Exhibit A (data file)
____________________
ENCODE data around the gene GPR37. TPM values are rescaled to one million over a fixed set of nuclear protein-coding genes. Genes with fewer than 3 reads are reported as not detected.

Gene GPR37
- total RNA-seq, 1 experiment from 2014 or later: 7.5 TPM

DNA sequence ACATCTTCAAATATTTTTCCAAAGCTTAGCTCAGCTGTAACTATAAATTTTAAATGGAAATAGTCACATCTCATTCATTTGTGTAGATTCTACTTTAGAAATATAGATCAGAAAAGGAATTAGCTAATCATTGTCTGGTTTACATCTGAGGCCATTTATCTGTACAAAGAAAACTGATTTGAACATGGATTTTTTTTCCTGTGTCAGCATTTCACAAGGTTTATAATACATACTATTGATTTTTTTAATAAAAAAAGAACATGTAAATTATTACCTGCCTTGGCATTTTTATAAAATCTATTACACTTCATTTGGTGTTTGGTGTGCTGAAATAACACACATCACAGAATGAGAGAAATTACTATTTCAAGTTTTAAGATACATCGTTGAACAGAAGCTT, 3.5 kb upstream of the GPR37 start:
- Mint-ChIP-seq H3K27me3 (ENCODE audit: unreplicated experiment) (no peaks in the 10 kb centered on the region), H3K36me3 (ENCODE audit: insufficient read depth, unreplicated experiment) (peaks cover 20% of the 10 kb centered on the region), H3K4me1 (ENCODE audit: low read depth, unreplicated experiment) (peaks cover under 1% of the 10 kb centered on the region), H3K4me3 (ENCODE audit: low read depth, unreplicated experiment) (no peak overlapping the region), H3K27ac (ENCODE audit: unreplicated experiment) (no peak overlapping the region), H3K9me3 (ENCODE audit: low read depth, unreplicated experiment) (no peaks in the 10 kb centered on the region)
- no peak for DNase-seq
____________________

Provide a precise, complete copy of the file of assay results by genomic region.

ENCODE data around the gene GPR37. TPM values are rescaled to one million over a fixed set of nuclear protein-coding genes. Genes with fewer than 3 reads are reported as not detected.

Gene GPR37
- total RNA-seq, 1 experiment from 2014 or later: 7.5 TPM

DNA sequence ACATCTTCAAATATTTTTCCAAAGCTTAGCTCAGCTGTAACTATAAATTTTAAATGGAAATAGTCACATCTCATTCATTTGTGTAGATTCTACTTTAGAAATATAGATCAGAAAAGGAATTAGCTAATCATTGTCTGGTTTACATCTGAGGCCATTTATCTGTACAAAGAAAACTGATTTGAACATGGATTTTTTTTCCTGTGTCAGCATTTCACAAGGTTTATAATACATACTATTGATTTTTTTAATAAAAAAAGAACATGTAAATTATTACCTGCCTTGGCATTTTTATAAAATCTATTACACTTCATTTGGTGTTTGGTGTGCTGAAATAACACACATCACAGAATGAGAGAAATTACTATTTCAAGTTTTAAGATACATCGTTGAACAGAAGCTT, 3.5 kb upstream of the GPR37 start:
- Mint-ChIP-seq H3K27me3 (ENCODE audit: unreplicated experiment) (no peaks in the 10 kb centered on the region), H3K36me3 (ENCODE audit: insufficient read depth, unreplicated experiment) (peaks cover 20% of the 10 kb centered on the region), H3K4me1 (ENCODE audit: low read depth, unreplicated experiment) (peaks cover under 1% of the 10 kb centered on the region), H3K4me3 (ENCODE audit: low read depth, unreplicated experiment) (no peak overlapping the region), H3K27ac (ENCODE audit: unreplicated experiment) (no peak overlapping the region), H3K9me3 (ENCODE audit: low read depth, unreplicated experiment) (no peaks in the 10 kb centered on the region)
- no peak for DNase-seq